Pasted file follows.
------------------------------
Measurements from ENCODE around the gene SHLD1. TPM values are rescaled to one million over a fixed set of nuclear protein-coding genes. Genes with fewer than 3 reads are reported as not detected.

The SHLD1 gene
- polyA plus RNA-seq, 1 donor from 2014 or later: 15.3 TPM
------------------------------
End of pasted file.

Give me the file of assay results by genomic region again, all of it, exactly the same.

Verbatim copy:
Measurements from ENCODE around the gene SHLD1. TPM values are rescaled to one million over a fixed set of nuclear protein-coding genes. Genes with fewer than 3 reads are reported as not detected.

The SHLD1 gene
- polyA plus RNA-seq, 1 donor from 2014 or later: 15.3 TPM